'Wireless' Category

Up Up and Away: Commercial Drone Market Ready for Take Off

Posted by Neal Leavitt on August 30th, 2014 at 5:21 pm

Drone proponents prefer using the term Unmanned Aerial Vehicle (UAV) or UAS for Unmanned Aerial System (latter term includes the entirety of the flying vehicle and the ground-base communications connection connecting the two). Whatever your preferred verbiage is, drones are poised to become a huge global business and the aerial devices are going to have a significant impact across a wide variety of industries.
Historically, the military has been the biggest user/purchaser of drones; The Wall Street Journal estimated that the U.S. military spent about $3 billion on drone programs in 2012. And many aerospace companies continue to develop highly sophisticated machines that are lightweight and easy to assemble/launch.
Columbus, MS-based Stark Aerospace, for instance, recently rolled out ArrowLite™, a small UAS system that supports the U.S. Army Hunter MQ-5B UAS. It weighs less than 7 lbs. and can be assembled and hand-launched in less than 90 seconds.
Looking beyond the military, commercial drones will soon take on much larger roles for businesses and even for individual consumers. BI Intelligence, a research service from Business Insider, estimates that 12% of an estimated $98 billion in cumulative global spending on aerial drones over the next decade will be for commercial purposes. ... Read more

The Power of Social Influence: From a Bucket of Ice to the End of a Relationship

Posted by Glenn Pingul on August 29th, 2014 at 10:46 am

Hi.  My name is Glenn Pingul and my daughter nominated me to do the ALS Ice Bucket Challenge. I will donate $25 to ALS and nominate…
By now, I’m sure everyone has been exposed to the ‘ALS Ice Bucket Challenge’ – by either experiencing the freezing sensation or laughing hysterically at the thousands of bloopers circulating on the social media front.  Initiated by one person with a challenge to three people, the phenomenon has now exploded into more than 4 million challenges and more importantly, more than $94 million (compared to $2.7 million during the same period last year) in donated funds to the ALS Association.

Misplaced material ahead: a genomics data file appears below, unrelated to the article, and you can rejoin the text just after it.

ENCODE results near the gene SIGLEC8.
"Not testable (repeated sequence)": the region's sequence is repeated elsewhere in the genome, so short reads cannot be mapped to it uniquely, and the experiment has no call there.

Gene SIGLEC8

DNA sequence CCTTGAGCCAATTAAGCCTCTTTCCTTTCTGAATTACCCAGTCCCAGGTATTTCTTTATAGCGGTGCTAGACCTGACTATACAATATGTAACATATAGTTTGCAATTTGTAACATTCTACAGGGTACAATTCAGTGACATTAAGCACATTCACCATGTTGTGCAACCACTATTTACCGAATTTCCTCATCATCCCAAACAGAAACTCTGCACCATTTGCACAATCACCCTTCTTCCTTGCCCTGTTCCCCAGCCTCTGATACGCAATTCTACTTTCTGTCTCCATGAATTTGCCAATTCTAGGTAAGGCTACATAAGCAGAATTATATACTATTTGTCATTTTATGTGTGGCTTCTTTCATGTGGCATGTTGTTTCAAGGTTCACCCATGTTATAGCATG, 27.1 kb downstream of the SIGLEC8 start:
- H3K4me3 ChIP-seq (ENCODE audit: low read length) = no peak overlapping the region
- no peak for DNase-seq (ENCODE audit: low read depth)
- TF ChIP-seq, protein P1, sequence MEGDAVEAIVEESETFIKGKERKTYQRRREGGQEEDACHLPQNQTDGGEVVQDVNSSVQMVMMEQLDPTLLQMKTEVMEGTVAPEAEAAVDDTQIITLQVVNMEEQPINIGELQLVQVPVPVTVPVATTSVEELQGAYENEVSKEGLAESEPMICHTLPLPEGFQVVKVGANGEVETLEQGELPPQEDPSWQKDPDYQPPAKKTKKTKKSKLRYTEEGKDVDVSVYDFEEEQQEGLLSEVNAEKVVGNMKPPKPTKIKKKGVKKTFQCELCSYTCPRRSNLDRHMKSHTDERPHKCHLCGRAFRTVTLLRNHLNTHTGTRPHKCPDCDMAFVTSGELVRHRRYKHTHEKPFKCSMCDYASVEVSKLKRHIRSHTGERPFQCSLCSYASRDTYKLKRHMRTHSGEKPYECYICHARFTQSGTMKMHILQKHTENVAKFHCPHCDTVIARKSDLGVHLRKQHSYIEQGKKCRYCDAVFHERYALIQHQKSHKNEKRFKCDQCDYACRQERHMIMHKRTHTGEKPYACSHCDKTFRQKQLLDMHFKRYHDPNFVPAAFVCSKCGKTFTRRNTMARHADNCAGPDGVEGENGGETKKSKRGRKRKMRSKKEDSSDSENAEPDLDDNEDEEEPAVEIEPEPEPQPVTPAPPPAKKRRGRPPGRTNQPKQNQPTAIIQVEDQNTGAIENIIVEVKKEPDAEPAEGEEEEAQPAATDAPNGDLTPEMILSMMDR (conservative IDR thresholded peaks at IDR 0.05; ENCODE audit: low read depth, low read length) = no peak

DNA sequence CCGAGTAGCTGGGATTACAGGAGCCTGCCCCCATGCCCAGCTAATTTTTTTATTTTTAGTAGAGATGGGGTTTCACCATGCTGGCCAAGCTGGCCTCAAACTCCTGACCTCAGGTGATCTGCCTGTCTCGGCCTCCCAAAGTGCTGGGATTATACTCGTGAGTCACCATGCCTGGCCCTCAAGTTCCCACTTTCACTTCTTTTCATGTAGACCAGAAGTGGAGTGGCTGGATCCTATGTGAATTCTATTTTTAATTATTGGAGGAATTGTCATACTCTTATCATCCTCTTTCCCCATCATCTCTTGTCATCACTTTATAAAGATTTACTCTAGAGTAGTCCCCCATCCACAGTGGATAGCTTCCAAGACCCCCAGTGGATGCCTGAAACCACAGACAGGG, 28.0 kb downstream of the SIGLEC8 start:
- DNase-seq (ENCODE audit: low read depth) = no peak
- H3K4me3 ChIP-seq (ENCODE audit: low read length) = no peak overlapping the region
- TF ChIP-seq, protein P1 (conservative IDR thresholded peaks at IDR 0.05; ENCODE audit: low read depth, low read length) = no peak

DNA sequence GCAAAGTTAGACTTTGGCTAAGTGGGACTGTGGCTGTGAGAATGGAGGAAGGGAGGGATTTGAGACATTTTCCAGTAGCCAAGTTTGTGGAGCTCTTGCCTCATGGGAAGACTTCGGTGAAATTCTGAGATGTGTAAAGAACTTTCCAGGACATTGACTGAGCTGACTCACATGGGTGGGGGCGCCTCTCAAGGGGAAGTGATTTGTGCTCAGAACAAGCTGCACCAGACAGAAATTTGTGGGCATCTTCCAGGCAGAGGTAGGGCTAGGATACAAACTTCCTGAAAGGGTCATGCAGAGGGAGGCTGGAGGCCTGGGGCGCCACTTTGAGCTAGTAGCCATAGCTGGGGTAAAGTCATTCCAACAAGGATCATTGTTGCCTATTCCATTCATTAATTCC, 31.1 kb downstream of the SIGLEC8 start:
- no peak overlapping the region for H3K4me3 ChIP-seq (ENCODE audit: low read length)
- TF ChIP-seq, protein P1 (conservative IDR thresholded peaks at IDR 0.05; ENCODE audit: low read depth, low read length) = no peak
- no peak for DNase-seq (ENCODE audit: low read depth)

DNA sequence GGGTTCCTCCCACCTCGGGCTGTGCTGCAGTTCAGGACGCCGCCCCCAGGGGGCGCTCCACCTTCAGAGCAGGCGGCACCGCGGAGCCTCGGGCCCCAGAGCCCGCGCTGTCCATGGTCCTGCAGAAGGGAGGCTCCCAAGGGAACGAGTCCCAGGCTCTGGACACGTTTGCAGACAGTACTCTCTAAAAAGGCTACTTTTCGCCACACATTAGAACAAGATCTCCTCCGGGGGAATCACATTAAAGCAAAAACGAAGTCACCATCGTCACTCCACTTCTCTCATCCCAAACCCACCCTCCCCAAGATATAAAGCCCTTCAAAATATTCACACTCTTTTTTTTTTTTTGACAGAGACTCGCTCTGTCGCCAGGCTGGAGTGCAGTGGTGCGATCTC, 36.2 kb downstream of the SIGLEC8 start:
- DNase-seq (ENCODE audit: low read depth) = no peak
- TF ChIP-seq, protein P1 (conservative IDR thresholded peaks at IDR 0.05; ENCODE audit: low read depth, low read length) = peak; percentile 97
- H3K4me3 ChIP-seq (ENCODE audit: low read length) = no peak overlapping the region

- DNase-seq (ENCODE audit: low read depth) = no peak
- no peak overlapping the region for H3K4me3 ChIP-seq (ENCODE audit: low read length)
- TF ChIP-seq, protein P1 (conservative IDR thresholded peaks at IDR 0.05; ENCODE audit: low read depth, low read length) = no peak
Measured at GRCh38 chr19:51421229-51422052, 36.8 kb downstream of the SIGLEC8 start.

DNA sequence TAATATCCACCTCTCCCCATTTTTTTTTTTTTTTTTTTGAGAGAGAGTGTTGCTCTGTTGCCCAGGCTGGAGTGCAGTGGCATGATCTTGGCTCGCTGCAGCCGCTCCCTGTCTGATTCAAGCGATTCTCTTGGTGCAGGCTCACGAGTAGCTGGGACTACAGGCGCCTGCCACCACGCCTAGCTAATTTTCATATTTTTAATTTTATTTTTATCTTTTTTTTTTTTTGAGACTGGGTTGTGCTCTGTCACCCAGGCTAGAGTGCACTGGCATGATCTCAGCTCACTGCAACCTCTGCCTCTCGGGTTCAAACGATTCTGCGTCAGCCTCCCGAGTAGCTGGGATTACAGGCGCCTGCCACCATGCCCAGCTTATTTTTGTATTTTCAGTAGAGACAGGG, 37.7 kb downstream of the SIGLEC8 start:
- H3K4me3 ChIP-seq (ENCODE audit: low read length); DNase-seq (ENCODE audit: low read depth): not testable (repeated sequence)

This is a great testament to the willingness of people to contribute to the greater good (and to humiliate themselves in the name of good fun), and more than valid proof of the power of social influence. Just think – what other channel or technique can spread the word and drive action that quickly?
Social influence is by no means a new concept or technique – it’s been used by governments, businesses, politicians, etc. for years.  Ever added that ‘other people who bought this also bought this’ item to your online shopping cart or contributed that extra... Read more

Canada Anti-Spam Law (CASL): Why Text Message Marketing is Much Safer than E-Mail Marketing

Posted by Bob Bentz on August 19th, 2014 at 10:37 am

Marketing in Canada sure changed on Canada Day (July 1, 2014) this year.  That’s when the new Canada Anti-Spam Law (CASL) went into effect.
CASL provides one of the strictest anti-spam regulations in the world and it’s clearly designed to drive spammers out of Canada.  And, if you think you’re exempt just because your company is headquartered in the States, think again.  Canadian regulatory agencies are working closely with US regulators like the Federal Trade Commission (FTC) to enforce both CASL and its US version, ironically called the CAN-SPAM Act.